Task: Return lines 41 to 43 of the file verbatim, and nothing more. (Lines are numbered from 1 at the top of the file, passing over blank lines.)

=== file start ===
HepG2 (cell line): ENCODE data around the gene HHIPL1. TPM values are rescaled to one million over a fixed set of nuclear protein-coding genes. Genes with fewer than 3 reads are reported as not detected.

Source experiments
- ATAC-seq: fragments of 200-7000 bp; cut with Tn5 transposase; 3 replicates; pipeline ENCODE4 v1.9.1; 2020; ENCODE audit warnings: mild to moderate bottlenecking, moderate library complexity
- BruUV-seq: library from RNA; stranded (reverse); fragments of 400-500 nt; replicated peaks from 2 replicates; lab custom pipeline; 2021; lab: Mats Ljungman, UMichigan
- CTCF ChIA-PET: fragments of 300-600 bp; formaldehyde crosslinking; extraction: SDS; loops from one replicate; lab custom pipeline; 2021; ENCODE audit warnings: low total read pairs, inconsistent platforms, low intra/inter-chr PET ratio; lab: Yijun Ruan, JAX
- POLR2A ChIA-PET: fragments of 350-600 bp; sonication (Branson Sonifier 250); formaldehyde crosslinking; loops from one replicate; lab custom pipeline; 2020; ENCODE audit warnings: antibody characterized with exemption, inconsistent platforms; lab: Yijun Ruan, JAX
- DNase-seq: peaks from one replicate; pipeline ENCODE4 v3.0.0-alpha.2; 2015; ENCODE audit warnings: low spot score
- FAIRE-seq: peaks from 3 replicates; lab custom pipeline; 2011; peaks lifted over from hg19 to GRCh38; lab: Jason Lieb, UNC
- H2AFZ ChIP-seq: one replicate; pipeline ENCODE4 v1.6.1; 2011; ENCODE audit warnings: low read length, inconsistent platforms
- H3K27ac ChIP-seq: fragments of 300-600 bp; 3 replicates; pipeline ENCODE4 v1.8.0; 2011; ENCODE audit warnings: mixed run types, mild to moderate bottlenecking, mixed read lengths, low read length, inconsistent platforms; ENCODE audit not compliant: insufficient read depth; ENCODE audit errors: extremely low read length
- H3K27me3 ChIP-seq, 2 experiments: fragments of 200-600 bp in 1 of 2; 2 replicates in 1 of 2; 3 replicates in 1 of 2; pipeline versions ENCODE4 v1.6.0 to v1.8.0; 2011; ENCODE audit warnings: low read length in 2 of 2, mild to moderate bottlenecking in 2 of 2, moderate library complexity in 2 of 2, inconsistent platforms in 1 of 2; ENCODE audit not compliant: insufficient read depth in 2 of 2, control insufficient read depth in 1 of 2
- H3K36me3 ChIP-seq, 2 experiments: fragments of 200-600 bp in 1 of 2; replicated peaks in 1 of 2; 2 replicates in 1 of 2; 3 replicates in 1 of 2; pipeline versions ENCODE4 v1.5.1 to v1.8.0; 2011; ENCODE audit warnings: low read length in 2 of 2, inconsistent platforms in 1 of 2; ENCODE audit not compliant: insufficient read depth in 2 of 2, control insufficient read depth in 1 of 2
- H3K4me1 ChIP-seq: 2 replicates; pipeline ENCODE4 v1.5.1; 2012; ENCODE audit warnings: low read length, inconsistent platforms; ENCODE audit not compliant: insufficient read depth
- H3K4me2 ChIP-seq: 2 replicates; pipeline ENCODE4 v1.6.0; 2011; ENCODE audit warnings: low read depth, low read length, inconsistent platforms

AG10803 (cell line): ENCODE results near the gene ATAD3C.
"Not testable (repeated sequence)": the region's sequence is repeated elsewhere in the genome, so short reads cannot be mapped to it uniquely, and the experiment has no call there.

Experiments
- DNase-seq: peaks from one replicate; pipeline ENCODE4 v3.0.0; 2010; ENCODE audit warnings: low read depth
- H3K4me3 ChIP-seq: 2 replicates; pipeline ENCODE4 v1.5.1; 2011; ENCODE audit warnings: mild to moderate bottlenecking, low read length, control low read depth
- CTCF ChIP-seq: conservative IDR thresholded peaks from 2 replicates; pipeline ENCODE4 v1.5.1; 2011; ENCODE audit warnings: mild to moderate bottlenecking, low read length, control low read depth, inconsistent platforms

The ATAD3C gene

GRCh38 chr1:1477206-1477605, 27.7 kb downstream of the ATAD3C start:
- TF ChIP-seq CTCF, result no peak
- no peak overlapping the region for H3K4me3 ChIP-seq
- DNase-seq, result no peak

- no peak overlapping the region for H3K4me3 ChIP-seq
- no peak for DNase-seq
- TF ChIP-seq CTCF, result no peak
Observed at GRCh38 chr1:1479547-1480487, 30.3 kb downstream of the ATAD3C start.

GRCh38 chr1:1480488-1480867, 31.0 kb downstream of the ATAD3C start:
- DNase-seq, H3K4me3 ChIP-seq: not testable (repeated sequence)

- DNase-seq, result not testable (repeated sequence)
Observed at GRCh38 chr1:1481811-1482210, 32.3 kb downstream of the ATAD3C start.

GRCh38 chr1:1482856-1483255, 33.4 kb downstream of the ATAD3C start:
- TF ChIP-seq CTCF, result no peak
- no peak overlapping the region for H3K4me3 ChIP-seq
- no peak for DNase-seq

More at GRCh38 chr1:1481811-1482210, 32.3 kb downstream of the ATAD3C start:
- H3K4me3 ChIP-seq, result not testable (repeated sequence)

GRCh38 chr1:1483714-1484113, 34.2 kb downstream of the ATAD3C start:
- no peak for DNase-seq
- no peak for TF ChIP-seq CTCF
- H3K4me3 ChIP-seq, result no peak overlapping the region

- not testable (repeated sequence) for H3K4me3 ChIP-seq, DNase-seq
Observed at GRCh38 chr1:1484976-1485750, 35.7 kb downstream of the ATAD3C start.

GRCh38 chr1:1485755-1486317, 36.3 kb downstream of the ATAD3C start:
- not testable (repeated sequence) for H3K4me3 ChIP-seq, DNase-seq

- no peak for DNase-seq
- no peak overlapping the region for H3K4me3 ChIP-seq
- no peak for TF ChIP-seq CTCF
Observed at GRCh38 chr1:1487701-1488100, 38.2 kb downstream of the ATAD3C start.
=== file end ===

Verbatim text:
- no peak for DNase-seq
- no peak for TF ChIP-seq CTCF
- H3K4me3 ChIP-seq, result no peak overlapping the region